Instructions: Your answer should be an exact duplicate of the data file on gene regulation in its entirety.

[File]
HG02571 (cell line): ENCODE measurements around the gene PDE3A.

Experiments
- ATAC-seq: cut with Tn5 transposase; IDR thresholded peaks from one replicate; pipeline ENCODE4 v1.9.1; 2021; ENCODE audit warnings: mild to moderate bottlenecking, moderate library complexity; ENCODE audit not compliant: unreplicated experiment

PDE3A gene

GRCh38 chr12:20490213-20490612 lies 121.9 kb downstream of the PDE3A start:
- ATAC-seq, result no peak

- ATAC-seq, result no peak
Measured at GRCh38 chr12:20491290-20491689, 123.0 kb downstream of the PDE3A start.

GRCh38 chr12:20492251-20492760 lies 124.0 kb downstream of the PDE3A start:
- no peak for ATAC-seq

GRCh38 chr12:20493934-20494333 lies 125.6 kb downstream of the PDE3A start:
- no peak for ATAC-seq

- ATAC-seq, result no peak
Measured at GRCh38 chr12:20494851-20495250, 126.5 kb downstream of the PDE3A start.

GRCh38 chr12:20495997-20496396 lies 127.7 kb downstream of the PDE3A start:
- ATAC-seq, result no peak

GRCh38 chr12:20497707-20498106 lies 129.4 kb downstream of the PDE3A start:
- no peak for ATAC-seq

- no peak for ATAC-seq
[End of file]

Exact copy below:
HG02571 (cell line): ENCODE measurements around the gene PDE3A.

Experiments
- ATAC-seq: cut with Tn5 transposase; IDR thresholded peaks from one replicate; pipeline ENCODE4 v1.9.1; 2021; ENCODE audit warnings: mild to moderate bottlenecking, moderate library complexity; ENCODE audit not compliant: unreplicated experiment

PDE3A gene

GRCh38 chr12:20490213-20490612 lies 121.9 kb downstream of the PDE3A start:
- ATAC-seq, result no peak

- ATAC-seq, result no peak
Measured at GRCh38 chr12:20491290-20491689, 123.0 kb downstream of the PDE3A start.

GRCh38 chr12:20492251-20492760 lies 124.0 kb downstream of the PDE3A start:
- no peak for ATAC-seq

GRCh38 chr12:20493934-20494333 lies 125.6 kb downstream of the PDE3A start:
- no peak for ATAC-seq

- ATAC-seq, result no peak
Measured at GRCh38 chr12:20494851-20495250, 126.5 kb downstream of the PDE3A start.

GRCh38 chr12:20495997-20496396 lies 127.7 kb downstream of the PDE3A start:
- ATAC-seq, result no peak

GRCh38 chr12:20497707-20498106 lies 129.4 kb downstream of the PDE3A start:
- no peak for ATAC-seq

- no peak for ATAC-seq